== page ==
In the last blog post, I gave an overview of our new Connectors APIs, discussing how they work under the hood and going over some of the examples we provide. In this post, we are going to take a deeper dive into how to build a connector to pull data from PostgreSQL. We’ll also talk a bit about some of the different approaches for building both external source and sink connectors.
What is Wallaroo
Wallaroo is a framework for building and operating scalable Python applications. Write your domain logic once and Wallaroo handles the rest.
Our goal is to make sure—regardless of where your data is coming from—that you can scale your application logic horizontally. All while removing the challenges that otherwise come with distributed applications.
What are we building
To demonstrate how easy it is to swap connectors, we are going to use the
alerts_stateless application. This application processes a stream of bank transactions. If the amount of a deposit or a withdrawal is greater than 1000, we trigger an alert. For the Source Connector, instead of generating our data inside of our Wallaroo application, we’ll read data from a PostgreSQL table. The Sink Connector will take the alert strings sent by Wallaroo and save them in a table.
One way to get the new data from a PostgreSQL table is to use the
LISTEN/NOTIFY that PostgreSQL provides. Each time a change is made to a table that you are monitoring
NOTIFY sends the the data to all the connected clients that have issued a
Before we start building our connectors, the
alert_stateless application needs a few modifications to the example. First we need to remove this line:
gen_source = wallaroo.GenSourceConfig(TransactionsGenerator())
replacing it with this:
# Add an additional import import wallaroo.experimental # inside of the application_setup function transactions_source = wallaroo.experimental.SourceConnectorConfig( "transaction_feed", encoder=encode_feed, decoder=decode_feed, port=7100) alert_feed = wallaroo.experimental.SinkConnectorConfig( "alert_feed", encoder=encode_conversion, decoder=decode_conversion, port=7200) # change the to_sink function .to_sink(alert_feed)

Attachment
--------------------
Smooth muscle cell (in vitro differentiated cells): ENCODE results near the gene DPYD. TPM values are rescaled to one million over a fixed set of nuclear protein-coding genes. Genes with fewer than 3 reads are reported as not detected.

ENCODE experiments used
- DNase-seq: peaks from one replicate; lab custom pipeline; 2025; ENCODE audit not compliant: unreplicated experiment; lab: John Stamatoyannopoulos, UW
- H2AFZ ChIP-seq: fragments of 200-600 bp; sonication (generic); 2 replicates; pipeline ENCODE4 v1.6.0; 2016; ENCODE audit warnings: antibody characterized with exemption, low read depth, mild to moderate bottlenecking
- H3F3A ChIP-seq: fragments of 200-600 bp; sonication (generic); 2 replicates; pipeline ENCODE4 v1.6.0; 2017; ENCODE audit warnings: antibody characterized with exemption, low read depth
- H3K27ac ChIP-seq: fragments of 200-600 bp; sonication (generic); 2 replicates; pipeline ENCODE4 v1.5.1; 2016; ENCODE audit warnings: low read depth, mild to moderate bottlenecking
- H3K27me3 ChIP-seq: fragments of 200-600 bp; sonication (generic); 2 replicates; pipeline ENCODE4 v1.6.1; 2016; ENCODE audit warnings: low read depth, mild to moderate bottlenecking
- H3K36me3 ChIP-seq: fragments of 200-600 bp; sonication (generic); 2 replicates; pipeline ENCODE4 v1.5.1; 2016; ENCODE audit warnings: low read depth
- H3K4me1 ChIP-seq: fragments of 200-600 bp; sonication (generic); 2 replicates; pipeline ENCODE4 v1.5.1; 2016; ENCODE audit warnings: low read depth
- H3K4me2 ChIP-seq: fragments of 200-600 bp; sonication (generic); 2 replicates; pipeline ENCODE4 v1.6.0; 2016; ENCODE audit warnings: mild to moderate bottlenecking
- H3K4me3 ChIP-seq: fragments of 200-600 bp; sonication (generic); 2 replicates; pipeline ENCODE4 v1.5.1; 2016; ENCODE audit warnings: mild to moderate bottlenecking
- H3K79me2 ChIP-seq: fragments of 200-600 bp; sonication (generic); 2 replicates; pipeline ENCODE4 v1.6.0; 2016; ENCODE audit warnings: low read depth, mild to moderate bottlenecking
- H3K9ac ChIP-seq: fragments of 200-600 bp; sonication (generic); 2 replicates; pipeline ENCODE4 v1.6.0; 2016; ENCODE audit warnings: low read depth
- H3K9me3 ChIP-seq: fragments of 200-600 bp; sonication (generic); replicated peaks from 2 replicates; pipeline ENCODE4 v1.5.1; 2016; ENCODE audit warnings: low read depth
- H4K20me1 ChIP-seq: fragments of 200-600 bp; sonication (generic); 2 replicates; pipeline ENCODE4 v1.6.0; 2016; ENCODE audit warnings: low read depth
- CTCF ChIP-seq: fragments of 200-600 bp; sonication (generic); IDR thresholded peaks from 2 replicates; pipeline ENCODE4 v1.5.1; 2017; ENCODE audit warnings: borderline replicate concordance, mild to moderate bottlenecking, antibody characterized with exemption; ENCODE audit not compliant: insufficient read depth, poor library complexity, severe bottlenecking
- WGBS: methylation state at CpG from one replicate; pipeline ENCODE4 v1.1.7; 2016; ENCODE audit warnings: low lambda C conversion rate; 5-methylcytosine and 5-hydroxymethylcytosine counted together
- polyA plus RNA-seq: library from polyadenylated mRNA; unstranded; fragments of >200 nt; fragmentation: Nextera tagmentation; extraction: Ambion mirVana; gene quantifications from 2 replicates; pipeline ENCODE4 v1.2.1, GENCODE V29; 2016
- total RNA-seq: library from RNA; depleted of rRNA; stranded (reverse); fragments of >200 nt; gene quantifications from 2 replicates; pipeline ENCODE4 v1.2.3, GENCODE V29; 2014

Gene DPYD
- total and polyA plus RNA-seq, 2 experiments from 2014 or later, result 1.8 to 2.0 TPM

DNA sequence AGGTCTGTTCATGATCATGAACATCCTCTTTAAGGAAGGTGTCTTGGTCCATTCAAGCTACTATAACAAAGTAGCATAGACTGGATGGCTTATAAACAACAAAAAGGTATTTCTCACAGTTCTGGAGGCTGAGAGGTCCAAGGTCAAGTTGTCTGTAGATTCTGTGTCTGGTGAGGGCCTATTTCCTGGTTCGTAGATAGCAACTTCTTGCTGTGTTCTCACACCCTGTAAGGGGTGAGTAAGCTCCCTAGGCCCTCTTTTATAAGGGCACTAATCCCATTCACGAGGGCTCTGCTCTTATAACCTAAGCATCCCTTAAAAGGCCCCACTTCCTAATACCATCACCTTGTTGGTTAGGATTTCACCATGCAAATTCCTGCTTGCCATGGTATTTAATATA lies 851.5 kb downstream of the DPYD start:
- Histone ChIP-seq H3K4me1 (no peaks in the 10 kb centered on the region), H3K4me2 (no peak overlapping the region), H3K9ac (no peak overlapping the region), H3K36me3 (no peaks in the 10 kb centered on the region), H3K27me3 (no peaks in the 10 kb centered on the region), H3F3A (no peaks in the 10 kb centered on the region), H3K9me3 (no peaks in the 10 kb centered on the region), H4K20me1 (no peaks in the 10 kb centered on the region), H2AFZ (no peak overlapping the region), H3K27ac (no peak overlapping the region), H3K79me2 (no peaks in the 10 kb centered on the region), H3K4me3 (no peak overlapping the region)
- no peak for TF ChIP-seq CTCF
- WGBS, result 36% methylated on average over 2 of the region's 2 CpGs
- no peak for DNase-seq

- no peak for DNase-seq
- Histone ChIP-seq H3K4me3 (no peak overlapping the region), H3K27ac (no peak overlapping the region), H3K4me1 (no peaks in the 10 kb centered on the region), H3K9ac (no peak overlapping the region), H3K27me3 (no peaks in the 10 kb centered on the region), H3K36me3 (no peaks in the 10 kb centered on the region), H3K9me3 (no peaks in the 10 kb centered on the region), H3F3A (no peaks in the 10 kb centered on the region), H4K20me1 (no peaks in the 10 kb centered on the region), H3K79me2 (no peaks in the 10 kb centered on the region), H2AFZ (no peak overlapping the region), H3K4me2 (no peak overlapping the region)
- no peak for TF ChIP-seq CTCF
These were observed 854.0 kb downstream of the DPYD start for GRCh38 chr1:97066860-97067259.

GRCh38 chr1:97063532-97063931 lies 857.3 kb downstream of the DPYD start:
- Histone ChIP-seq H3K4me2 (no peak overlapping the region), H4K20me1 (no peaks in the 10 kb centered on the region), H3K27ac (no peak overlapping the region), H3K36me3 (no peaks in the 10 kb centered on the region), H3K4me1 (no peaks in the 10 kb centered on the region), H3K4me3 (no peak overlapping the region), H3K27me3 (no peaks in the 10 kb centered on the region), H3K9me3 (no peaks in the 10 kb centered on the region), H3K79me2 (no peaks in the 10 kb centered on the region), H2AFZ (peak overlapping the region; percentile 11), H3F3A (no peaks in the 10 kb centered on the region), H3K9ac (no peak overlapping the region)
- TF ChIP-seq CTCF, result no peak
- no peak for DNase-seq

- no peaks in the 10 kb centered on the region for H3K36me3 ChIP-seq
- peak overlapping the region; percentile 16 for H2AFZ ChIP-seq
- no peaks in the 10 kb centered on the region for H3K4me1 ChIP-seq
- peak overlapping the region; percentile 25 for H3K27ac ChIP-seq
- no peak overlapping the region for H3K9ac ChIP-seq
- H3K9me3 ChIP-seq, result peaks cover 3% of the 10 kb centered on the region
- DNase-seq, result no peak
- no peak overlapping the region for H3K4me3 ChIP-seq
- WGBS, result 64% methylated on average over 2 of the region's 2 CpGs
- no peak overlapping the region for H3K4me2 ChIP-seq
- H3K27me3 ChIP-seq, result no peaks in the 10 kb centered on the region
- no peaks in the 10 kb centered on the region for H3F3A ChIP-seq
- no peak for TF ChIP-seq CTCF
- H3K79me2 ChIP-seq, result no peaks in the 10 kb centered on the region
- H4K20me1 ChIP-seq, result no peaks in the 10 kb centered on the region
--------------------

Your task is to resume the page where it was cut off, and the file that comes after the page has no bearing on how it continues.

Building a Source
To build our source connector we need to have a table created with the proper schema. If this schema changes, then our Wallaroo application will need to as well. Since we are using the new Python API for Connectors, we’re also able to use any python library.
To work with PostgreSQL in Python, we’re going to use the Psycopg library. Psycopg works well with the
LISTEN/NOTIFY API but other libraries would work here as well.
After importing our modules, we need to specify if there are any required or optional parameters.
connector = wallaroo.experimental.SourceConnector(required_params=['connection'], optional_params=) connector.connect() connection_string = connector.params.connection
We specify that we’re creating a Source Connector and
connection is a required parameter with no optional parameters. After calling
connect, we can then extract those parameters as variables and use them later on in our script.
conn = psycopg2.connect(connection_string) conn.set_isolation_level(psycopg2.extensions.ISOLATION_LEVEL_AUTOCOMMIT) curs = conn.cursor()
connection_string is passed when we start our connector script and needs to be in the format